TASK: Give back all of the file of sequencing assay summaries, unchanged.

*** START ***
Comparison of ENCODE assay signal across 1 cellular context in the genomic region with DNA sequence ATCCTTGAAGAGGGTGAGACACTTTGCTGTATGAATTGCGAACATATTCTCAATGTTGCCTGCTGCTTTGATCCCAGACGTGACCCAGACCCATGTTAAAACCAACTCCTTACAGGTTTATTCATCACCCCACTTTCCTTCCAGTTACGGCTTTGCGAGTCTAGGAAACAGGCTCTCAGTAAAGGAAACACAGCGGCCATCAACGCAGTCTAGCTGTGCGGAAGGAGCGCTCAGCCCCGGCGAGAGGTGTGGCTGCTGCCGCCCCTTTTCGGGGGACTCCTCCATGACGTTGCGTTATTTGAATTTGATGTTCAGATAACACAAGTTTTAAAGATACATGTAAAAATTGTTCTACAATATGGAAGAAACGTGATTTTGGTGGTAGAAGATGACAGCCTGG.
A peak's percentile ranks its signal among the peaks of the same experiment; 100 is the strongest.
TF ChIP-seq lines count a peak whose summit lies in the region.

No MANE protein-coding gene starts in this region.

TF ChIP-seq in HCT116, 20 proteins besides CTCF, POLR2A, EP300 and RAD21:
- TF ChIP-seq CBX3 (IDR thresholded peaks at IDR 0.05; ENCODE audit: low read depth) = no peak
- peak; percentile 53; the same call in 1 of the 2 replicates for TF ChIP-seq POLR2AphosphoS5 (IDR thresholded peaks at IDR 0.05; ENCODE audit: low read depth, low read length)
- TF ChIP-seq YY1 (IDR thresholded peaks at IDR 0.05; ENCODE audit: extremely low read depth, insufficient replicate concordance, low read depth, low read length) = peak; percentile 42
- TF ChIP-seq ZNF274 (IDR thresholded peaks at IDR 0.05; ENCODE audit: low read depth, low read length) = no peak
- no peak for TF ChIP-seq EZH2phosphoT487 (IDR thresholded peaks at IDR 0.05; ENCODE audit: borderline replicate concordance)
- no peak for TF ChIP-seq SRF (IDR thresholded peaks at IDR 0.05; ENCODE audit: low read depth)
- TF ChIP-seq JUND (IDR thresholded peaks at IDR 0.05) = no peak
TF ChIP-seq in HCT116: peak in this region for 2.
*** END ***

Comparison of ENCODE assay signal across 1 cellular context in the genomic region with DNA sequence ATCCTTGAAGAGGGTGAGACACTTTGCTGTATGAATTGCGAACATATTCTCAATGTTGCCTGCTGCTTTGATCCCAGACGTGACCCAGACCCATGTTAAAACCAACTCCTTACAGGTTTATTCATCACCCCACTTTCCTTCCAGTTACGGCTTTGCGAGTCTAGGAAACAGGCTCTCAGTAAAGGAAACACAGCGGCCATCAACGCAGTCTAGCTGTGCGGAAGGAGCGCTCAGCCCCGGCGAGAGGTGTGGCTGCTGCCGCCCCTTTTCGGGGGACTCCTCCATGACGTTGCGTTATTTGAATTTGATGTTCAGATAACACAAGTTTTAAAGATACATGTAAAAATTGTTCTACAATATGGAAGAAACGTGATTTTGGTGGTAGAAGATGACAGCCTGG.
A peak's percentile ranks its signal among the peaks of the same experiment; 100 is the strongest.
TF ChIP-seq lines count a peak whose summit lies in the region.

No MANE protein-coding gene starts in this region.

TF ChIP-seq in HCT116, 20 proteins besides CTCF, POLR2A, EP300 and RAD21:
- TF ChIP-seq CBX3 (IDR thresholded peaks at IDR 0.05; ENCODE audit: low read depth) = no peak
- peak; percentile 53; the same call in 1 of the 2 replicates for TF ChIP-seq POLR2AphosphoS5 (IDR thresholded peaks at IDR 0.05; ENCODE audit: low read depth, low read length)
- TF ChIP-seq YY1 (IDR thresholded peaks at IDR 0.05; ENCODE audit: extremely low read depth, insufficient replicate concordance, low read depth, low read length) = peak; percentile 42
- TF ChIP-seq ZNF274 (IDR thresholded peaks at IDR 0.05; ENCODE audit: low read depth, low read length) = no peak
- no peak for TF ChIP-seq EZH2phosphoT487 (IDR thresholded peaks at IDR 0.05; ENCODE audit: borderline replicate concordance)
- no peak for TF ChIP-seq SRF (IDR thresholded peaks at IDR 0.05; ENCODE audit: low read depth)
- TF ChIP-seq JUND (IDR thresholded peaks at IDR 0.05) = no peak
TF ChIP-seq in HCT116: peak in this region for 2.